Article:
MPs willing to forfeit security allowance for state-sponsored security – Muntaka

Minority Chief Whip, Muntaka Mubarak, has said that parliamentarians are ready to forfeit Security Allowances should the state provide them with security.

The Member of Parliament for the Asawase constituency explained that sacrificing the allowance will be a better option provided it ensures proper security for the Members of Parliament.

According to him, the various requests that have been made to the Interior Ministry to provide Members of Parliament with security have been declined.

“The argument was that ‘you are too many’ but we have over 250 MMDCEs and yet they can provide all of them with security,” he said.

He stated that the security allowance that parliamentarians receive enables them to engage the services of private security, but that is not enough.

He explains that hiring the services of a private security puts their lives at risk because private securities are not permitted to use guns.

According to him MPs are at risk because they operate in the full glare of the public.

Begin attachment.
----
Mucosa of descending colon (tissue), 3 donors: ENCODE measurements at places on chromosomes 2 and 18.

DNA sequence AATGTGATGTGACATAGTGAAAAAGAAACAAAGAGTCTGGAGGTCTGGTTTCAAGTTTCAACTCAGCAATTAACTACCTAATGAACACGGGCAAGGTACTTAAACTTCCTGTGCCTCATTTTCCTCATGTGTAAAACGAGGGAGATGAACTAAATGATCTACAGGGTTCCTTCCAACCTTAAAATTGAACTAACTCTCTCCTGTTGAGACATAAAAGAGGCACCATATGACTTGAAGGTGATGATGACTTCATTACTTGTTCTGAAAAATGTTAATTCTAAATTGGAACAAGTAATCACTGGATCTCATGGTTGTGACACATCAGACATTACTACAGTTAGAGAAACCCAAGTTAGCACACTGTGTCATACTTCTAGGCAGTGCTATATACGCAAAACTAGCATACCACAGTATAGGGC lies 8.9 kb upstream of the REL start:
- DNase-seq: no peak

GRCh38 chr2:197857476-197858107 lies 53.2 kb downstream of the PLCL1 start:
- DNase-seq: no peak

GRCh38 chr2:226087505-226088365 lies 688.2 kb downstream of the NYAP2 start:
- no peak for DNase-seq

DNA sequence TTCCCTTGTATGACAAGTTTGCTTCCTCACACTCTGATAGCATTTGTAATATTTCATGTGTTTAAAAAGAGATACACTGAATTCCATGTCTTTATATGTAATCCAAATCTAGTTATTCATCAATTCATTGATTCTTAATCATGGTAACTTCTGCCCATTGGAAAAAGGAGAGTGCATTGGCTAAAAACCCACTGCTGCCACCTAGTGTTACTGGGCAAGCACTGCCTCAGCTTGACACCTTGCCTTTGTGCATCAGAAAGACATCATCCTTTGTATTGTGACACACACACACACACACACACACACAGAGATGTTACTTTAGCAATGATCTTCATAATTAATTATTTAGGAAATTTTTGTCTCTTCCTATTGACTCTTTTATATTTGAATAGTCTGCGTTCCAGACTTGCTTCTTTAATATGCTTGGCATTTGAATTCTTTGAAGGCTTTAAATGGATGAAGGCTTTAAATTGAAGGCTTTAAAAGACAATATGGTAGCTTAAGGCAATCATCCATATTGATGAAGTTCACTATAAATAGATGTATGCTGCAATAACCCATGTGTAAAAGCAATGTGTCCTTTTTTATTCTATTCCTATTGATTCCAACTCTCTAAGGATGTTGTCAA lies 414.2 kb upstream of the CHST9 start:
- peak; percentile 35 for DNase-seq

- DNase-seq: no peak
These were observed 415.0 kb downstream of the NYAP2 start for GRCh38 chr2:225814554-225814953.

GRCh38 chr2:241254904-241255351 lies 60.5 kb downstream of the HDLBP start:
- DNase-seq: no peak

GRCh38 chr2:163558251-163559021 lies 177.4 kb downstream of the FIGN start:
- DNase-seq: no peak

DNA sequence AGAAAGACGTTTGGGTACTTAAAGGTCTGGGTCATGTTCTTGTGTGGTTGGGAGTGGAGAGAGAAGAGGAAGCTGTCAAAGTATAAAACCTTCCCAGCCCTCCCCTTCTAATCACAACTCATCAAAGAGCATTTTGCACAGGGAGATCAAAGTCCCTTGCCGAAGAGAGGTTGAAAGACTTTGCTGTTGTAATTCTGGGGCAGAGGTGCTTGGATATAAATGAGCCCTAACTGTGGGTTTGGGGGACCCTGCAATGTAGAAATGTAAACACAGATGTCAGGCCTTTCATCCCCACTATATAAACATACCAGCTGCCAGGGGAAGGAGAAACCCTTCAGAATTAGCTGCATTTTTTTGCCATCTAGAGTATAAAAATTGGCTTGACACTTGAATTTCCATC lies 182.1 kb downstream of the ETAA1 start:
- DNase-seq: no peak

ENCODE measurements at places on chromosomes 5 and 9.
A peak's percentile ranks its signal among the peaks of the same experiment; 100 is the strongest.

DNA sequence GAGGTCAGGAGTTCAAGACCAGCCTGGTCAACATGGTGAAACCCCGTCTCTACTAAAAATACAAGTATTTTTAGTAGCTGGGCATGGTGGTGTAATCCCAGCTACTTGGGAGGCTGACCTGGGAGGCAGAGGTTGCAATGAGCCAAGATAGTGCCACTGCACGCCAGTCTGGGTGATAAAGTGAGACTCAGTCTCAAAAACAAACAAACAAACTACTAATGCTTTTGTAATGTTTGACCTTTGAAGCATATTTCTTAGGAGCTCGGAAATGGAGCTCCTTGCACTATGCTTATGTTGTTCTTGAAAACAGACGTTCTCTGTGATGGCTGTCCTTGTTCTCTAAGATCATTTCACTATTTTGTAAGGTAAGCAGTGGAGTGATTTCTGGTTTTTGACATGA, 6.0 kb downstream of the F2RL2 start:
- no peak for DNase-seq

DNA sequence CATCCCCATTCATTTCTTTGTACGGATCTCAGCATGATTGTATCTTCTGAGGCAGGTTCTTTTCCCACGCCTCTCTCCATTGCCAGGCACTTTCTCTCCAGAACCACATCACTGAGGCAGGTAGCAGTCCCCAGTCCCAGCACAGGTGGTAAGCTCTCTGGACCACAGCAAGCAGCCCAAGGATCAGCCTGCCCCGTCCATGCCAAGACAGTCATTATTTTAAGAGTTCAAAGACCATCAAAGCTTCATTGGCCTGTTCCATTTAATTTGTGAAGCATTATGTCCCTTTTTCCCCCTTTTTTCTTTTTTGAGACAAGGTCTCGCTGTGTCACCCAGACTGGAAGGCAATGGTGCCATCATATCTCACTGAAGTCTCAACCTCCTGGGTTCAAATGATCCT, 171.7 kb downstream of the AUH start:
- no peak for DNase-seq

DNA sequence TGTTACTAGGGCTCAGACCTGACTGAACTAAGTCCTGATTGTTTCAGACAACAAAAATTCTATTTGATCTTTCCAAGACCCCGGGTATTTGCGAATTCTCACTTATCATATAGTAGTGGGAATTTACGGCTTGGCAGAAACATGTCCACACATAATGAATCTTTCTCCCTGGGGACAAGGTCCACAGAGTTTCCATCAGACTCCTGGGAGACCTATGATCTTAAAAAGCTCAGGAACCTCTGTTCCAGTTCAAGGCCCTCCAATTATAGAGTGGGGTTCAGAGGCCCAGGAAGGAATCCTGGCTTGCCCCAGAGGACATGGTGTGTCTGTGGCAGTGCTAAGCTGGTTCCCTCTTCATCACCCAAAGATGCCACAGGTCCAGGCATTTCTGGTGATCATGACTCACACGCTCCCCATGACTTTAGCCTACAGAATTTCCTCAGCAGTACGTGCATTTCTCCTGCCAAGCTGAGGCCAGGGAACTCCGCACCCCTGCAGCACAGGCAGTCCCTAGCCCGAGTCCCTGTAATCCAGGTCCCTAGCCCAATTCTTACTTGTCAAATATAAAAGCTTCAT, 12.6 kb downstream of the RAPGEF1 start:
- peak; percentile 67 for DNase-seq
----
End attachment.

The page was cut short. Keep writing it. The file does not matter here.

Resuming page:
“We are prone to easy attacks” he added.

MPs have been pushing for state-sponsored security dedicated to them during their tenure as legislators.

He cites attacks on some of their colleagues as justification.

MP for Nhyiaeso in the Ashanti Region, Kennedy Kwasi Kankam, was recently attacked.

Attackers reportedly spared his life and that of his family after some demands they made were granted.

The three unidentified attackers also made away with unspecified amount of money in pounds sterling, US dollars, Ghana cedis, a laptop, television set and other assets.

Speaking on Joy FM’s Newsnite, the Asawase MP stated that MPs would not be facing such attacks if security matters concerning them were prioritised.

He said that MPs are willing to pay even at an extra cost should the Interior Ministry consent to providing security for them.

“I know they provide these services to the banks and banks pay,” he said.

He said “when a DCE dies, it takes the President hours to replace him. But when a Member of Parliament dies, it takes months and the state spends huge sums of money”.